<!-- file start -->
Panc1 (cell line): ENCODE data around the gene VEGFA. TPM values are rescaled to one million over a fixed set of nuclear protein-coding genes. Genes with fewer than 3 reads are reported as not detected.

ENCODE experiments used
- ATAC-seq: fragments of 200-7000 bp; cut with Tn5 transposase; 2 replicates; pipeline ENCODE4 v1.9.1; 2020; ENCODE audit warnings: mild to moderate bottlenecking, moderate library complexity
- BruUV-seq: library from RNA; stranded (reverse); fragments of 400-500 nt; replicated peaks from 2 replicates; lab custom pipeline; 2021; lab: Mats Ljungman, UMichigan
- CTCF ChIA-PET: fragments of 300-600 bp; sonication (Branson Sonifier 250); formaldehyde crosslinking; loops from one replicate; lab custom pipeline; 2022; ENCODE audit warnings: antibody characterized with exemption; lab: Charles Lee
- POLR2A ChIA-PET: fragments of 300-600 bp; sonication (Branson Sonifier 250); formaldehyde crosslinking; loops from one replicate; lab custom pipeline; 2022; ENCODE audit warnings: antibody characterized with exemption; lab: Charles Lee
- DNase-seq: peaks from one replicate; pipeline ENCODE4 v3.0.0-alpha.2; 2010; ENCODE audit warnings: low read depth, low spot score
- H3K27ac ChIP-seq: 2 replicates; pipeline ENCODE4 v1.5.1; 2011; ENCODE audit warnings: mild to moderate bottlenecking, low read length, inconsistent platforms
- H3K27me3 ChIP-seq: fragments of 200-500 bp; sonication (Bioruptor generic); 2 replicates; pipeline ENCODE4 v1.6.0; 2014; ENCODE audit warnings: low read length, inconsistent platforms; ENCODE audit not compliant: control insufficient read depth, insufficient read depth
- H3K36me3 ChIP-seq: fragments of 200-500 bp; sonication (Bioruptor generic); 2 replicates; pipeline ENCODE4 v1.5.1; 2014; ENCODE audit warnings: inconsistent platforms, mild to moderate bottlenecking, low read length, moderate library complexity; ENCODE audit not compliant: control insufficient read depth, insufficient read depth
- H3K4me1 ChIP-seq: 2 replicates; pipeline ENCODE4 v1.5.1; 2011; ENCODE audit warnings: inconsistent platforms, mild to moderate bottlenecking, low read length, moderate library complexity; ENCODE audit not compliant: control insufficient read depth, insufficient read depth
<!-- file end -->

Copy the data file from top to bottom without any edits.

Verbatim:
Panc1 (cell line): ENCODE data around the gene VEGFA. TPM values are rescaled to one million over a fixed set of nuclear protein-coding genes. Genes with fewer than 3 reads are reported as not detected.

ENCODE experiments used
- ATAC-seq: fragments of 200-7000 bp; cut with Tn5 transposase; 2 replicates; pipeline ENCODE4 v1.9.1; 2020; ENCODE audit warnings: mild to moderate bottlenecking, moderate library complexity
- BruUV-seq: library from RNA; stranded (reverse); fragments of 400-500 nt; replicated peaks from 2 replicates; lab custom pipeline; 2021; lab: Mats Ljungman, UMichigan
- CTCF ChIA-PET: fragments of 300-600 bp; sonication (Branson Sonifier 250); formaldehyde crosslinking; loops from one replicate; lab custom pipeline; 2022; ENCODE audit warnings: antibody characterized with exemption; lab: Charles Lee
- POLR2A ChIA-PET: fragments of 300-600 bp; sonication (Branson Sonifier 250); formaldehyde crosslinking; loops from one replicate; lab custom pipeline; 2022; ENCODE audit warnings: antibody characterized with exemption; lab: Charles Lee
- DNase-seq: peaks from one replicate; pipeline ENCODE4 v3.0.0-alpha.2; 2010; ENCODE audit warnings: low read depth, low spot score
- H3K27ac ChIP-seq: 2 replicates; pipeline ENCODE4 v1.5.1; 2011; ENCODE audit warnings: mild to moderate bottlenecking, low read length, inconsistent platforms
- H3K27me3 ChIP-seq: fragments of 200-500 bp; sonication (Bioruptor generic); 2 replicates; pipeline ENCODE4 v1.6.0; 2014; ENCODE audit warnings: low read length, inconsistent platforms; ENCODE audit not compliant: control insufficient read depth, insufficient read depth
- H3K36me3 ChIP-seq: fragments of 200-500 bp; sonication (Bioruptor generic); 2 replicates; pipeline ENCODE4 v1.5.1; 2014; ENCODE audit warnings: inconsistent platforms, mild to moderate bottlenecking, low read length, moderate library complexity; ENCODE audit not compliant: control insufficient read depth, insufficient read depth
- H3K4me1 ChIP-seq: 2 replicates; pipeline ENCODE4 v1.5.1; 2011; ENCODE audit warnings: inconsistent platforms, mild to moderate bottlenecking, low read length, moderate library complexity; ENCODE audit not compliant: control insufficient read depth, insufficient read depth